Notes From the Field

Acetyl Fentanyl Overdose Fatalities

Rhode Island, March-May 2013

Laurie Ogilvie, MS; Christina Stanley, MD; Lauren Lewis, MD; Molly Boyd, MD; Matthew Lozier, PhD


Morbidity and Mortality Weekly Report. 2013;62(34):703-704. 

In May 2013, the Rhode Island State Health Laboratories noticed an unusual pattern of toxicology results among 10 overdose deaths of suspected illicit drug users that had occurred during March 7–April 11, 2013. An enzyme-linked immunosorbent assay (ELISA) for fentanyl in blood was positive for fentanyl in all 10 cases, but confirmatory gas chromatography/mass spectrometry (GC/MS) did not detect fentanyl. The mass spectrum was instead consistent with acetyl fentanyl, a fentanyl analog. Acetyl fentanyl, a synthetic opioid, has not been documented in illicit drug use or overdose deaths, and is not available as a prescription drug anywhere. Animal studies suggest that acetyl fentanyl is up to five times more potent than heroin as an analgesic.[1]

During May 14–21, 2013, CDC and Rhode Island public health officials conducted a field investigation to determine whether this cluster of 10 deaths represented an increase in the typical number of overdose deaths and what role might have been played by acetyl fentanyl. Data on illicit drug (cocaine, heroin, synthetic cathinones [bath salts], gamma-hydroxybutyric acid, and methamphetamine) overdose deaths during March 1, 2012–March 31, 2013 were abstracted from the Rhode Island Office of State Medical Examiners database and examined using Poisson regression. Data also were abstracted from autopsy reports, toxicology results, and medical records relating to the 10 deaths that were preliminarily positive for acetyl fentanyl. The state health laboratories performed all toxicology testing for acetyl fentanyl.

Investigators found that the number of illicit drug overdose deaths in Rhode Island was significantly higher in March 2013 (21, including 10 attributed to acetyl fentanyl), compared with the monthly average during March 2012–February 2013 (8.9, p<0.001). During the field investigation, two additional acetyl fentanyl overdose deaths were confirmed (dates of death: March 20 and May 16, 2013), bringing the total number of acetyl fentanyl deaths to 12. Among the 12 acetyl fentanyl decedents, ages ranged from 19 to 57 years, and eight were male. All but one of the deaths occurred in northern Rhode Island: six occurred in the same small city and none in the capital city, Providence. Evidence suggested that acetyl fentanyl was administered intravenously in at least four (33%) of the deaths. The route of acetyl fentanyl administration was undetermined for the remaining eight decedents.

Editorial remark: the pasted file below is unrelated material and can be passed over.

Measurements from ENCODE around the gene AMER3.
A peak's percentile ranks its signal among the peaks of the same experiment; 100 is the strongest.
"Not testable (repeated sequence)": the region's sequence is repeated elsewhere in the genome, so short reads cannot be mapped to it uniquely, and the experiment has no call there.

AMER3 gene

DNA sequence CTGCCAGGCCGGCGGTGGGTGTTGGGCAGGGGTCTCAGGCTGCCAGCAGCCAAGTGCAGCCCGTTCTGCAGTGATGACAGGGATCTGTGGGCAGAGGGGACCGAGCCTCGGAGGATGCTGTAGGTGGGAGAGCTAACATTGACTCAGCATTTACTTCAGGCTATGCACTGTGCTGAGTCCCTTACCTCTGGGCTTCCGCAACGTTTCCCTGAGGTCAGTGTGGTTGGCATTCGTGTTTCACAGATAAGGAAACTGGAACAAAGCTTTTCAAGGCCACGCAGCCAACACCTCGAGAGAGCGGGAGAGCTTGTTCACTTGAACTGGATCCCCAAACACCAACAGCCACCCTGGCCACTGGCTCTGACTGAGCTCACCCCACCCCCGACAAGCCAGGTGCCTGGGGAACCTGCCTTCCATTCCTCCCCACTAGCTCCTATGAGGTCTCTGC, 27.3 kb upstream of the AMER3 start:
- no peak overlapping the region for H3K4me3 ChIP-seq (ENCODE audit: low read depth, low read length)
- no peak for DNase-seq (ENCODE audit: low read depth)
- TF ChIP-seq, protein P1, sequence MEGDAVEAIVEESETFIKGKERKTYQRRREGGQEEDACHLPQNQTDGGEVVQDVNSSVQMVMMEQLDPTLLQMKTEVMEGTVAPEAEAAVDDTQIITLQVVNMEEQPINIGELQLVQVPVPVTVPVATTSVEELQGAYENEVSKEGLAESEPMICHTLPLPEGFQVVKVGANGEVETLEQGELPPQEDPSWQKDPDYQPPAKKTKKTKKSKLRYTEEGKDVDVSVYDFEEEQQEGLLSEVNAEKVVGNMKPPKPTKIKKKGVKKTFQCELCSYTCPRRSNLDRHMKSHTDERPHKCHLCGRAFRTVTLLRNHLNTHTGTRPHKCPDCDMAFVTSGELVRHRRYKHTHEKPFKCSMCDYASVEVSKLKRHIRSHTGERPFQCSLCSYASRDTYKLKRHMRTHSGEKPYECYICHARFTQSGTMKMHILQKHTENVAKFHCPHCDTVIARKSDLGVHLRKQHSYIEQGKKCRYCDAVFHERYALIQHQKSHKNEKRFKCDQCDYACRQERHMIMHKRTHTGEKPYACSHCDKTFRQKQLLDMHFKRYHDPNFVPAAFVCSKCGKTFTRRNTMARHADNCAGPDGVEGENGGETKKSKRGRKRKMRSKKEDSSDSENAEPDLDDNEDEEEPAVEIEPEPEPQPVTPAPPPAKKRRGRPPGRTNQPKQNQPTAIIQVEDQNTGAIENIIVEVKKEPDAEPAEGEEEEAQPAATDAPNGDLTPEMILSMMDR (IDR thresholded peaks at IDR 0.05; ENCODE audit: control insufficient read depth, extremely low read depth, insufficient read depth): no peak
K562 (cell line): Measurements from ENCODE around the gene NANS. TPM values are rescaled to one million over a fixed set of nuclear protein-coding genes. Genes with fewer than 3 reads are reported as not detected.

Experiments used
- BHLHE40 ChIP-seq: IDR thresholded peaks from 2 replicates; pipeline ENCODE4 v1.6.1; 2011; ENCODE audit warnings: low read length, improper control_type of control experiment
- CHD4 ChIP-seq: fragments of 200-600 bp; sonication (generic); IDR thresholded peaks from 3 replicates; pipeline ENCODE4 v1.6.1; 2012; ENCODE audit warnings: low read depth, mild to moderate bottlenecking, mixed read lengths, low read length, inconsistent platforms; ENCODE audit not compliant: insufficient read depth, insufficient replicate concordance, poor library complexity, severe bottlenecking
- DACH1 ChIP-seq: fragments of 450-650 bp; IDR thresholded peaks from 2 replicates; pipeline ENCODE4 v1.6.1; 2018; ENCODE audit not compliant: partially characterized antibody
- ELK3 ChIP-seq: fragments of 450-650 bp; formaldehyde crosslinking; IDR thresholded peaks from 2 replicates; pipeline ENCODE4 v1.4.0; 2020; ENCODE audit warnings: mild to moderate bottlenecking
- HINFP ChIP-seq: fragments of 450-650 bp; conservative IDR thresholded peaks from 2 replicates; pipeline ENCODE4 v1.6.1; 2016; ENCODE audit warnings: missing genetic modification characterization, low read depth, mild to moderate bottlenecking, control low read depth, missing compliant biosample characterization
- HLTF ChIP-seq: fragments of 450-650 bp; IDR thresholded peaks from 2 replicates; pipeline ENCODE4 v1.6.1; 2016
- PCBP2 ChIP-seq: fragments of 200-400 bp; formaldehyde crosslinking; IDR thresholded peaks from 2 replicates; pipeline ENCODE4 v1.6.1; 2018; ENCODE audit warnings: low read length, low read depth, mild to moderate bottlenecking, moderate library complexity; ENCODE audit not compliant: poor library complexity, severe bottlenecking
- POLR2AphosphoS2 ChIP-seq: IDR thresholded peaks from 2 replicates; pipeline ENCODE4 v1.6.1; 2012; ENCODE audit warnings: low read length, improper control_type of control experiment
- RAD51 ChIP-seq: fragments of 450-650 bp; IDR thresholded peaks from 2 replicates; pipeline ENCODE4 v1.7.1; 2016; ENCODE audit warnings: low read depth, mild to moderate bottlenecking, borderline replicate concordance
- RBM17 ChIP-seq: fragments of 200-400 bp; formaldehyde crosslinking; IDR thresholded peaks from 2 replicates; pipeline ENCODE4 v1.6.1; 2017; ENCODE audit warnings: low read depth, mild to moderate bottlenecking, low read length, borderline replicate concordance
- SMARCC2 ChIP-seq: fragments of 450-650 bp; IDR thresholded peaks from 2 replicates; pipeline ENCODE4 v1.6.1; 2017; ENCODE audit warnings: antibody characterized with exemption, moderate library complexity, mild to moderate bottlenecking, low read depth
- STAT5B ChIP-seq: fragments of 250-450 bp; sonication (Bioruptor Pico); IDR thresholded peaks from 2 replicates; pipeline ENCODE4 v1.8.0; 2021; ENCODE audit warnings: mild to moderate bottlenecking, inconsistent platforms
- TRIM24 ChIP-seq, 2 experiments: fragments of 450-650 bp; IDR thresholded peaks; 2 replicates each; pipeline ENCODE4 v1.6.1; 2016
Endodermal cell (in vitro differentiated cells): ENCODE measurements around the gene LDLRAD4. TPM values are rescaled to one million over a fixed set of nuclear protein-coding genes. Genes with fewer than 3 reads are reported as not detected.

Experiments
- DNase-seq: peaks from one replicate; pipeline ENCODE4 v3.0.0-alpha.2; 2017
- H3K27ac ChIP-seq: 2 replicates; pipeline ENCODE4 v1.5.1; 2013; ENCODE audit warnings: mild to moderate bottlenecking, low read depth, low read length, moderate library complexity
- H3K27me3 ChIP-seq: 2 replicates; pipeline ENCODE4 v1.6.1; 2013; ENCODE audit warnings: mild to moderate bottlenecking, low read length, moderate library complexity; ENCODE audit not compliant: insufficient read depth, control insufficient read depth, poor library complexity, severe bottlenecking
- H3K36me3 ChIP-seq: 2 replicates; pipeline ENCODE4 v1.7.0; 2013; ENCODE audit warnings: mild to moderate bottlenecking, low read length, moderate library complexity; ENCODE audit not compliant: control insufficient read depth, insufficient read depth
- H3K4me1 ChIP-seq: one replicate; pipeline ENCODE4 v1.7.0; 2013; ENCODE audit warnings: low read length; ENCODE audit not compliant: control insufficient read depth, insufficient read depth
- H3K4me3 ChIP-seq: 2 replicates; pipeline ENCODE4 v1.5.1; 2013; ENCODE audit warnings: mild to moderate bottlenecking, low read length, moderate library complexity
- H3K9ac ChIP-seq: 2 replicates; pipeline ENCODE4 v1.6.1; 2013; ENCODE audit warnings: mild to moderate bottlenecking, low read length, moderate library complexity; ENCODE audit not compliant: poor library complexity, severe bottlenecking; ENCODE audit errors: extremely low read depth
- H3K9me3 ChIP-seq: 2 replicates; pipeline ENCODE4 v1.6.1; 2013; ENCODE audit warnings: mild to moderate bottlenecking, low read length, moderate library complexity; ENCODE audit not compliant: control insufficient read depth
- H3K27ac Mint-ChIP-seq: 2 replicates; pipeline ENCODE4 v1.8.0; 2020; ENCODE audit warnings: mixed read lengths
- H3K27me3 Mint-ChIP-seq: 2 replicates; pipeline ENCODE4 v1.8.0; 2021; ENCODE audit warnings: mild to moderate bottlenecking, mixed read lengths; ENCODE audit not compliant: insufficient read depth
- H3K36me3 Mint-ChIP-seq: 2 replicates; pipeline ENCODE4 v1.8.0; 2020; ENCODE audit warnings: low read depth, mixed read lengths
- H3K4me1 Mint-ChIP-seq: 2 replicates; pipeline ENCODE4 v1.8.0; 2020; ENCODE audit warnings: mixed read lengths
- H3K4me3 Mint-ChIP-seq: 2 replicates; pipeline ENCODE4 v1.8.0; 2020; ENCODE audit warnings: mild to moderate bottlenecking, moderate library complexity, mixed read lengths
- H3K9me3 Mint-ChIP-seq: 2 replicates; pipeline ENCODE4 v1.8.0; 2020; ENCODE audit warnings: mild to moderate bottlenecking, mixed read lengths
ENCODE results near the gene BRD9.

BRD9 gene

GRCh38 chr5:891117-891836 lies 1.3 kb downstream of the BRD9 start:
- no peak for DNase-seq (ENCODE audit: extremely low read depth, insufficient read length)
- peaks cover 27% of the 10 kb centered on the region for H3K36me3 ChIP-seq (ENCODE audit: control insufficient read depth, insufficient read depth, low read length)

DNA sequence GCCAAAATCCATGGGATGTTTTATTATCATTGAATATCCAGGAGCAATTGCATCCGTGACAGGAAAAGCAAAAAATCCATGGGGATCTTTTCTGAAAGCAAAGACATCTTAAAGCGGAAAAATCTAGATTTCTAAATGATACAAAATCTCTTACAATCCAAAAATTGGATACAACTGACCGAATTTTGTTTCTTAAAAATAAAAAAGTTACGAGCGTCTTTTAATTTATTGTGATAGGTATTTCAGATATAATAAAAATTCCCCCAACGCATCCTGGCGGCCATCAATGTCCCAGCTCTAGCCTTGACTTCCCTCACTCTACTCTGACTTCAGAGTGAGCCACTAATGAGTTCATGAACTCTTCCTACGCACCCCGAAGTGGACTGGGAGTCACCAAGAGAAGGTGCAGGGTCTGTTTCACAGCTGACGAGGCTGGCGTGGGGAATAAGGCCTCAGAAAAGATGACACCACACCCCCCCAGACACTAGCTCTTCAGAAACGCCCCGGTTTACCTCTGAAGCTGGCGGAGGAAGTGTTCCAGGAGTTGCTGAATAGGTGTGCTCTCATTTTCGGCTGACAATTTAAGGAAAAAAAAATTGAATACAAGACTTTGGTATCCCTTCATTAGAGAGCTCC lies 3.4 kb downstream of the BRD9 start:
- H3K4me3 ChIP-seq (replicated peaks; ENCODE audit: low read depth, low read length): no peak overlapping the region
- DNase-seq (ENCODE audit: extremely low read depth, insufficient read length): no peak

The GC/MS toxicology results for 10 of the 12 decedents showed, in addition to acetyl fentanyl, various mixtures of other drugs, including cocaine (58%), other opioids (33%), ethanol (25%), and benzodiazepines (17%). None of the decedents tested positive for fentanyl by GC/MS. Toxicology results for one decedent showed only acetyl fentanyl. Since completion of the field investigation, two persons using acetyl fentanyl together died on May 26, 2013, increasing the number of acetyl fentanyl deaths to 14.

Acetyl fentanyl overdose deaths have recently been confirmed in Pennsylvania.[2] If states observe clusters or increases in illicit opioid-related overdoses above expected levels, acetyl fentanyl could be involved and confirmatory testing will be needed. CDC encourages public health officials and laboratories, when feasible, to use an ELISA test to screen specimens from suspected illicit, nonpharmaceutical opioid overdose deaths. If an ELISA test is positive for fentanyl, CDC recommends laboratories conduct confirmatory testing by GC/MS; if no fentanyl is detected by GC/MS, then fentanyl analogs should be suspected, and subsequent testing should be considered.

Naloxone is an opioid antagonist that can reverse potentially fatal opioid-induced respiratory depression and is used as part of the initial treatment of suspected opioid overdose. Because of the increased potency of acetyl fentanyl, larger doses of naloxone might be needed to achieve reversal;[3] health-care providers who administer naloxone in emergencies might consider increasing the amount they keep on hand. In addition, expansion of community-based programs that provide opioid-overdose prevention services, including distribution of and training in the use of naloxone, might be an effective strategy to help reduce opioid-related overdose deaths.[4]